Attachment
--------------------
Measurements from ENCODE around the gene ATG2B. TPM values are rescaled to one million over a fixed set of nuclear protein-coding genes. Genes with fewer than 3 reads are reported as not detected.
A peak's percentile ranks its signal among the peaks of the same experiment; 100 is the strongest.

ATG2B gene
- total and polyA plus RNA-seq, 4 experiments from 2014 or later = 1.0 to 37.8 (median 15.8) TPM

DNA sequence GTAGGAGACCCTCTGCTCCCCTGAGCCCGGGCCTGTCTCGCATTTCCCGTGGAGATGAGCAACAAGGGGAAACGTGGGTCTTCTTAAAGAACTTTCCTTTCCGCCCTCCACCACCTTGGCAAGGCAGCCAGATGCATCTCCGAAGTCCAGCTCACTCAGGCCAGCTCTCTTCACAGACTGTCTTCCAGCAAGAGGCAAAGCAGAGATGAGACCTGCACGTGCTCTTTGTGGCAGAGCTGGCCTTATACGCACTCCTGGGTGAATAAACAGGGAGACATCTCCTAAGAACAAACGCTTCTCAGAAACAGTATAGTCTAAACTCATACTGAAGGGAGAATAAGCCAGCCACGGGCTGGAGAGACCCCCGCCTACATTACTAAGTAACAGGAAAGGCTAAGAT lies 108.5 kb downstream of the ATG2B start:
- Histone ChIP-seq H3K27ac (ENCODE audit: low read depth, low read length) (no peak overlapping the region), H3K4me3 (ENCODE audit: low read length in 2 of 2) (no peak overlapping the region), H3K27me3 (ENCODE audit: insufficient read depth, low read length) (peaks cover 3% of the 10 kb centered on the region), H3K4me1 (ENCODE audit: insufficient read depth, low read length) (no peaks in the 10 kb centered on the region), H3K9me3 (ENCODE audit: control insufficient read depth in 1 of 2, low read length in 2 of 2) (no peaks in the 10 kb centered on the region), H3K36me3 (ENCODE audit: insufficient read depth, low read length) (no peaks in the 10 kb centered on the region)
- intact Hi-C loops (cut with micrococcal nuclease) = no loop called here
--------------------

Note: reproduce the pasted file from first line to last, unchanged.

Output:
Measurements from ENCODE around the gene ATG2B. TPM values are rescaled to one million over a fixed set of nuclear protein-coding genes. Genes with fewer than 3 reads are reported as not detected.
A peak's percentile ranks its signal among the peaks of the same experiment; 100 is the strongest.

ATG2B gene
- total and polyA plus RNA-seq, 4 experiments from 2014 or later = 1.0 to 37.8 (median 15.8) TPM

DNA sequence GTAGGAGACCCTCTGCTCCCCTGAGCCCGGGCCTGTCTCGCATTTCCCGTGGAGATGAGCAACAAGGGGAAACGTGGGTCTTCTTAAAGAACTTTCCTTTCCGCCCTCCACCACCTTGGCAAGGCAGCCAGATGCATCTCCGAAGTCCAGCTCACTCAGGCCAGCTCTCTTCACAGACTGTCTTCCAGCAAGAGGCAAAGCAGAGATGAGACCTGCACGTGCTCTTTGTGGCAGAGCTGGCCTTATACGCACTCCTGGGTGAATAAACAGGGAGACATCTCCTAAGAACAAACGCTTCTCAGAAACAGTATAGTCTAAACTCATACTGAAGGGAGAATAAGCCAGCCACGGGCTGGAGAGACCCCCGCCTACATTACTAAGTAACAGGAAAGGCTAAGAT lies 108.5 kb downstream of the ATG2B start:
- Histone ChIP-seq H3K27ac (ENCODE audit: low read depth, low read length) (no peak overlapping the region), H3K4me3 (ENCODE audit: low read length in 2 of 2) (no peak overlapping the region), H3K27me3 (ENCODE audit: insufficient read depth, low read length) (peaks cover 3% of the 10 kb centered on the region), H3K4me1 (ENCODE audit: insufficient read depth, low read length) (no peaks in the 10 kb centered on the region), H3K9me3 (ENCODE audit: control insufficient read depth in 1 of 2, low read length in 2 of 2) (no peaks in the 10 kb centered on the region), H3K36me3 (ENCODE audit: insufficient read depth, low read length) (no peaks in the 10 kb centered on the region)
- intact Hi-C loops (cut with micrococcal nuclease) = no loop called here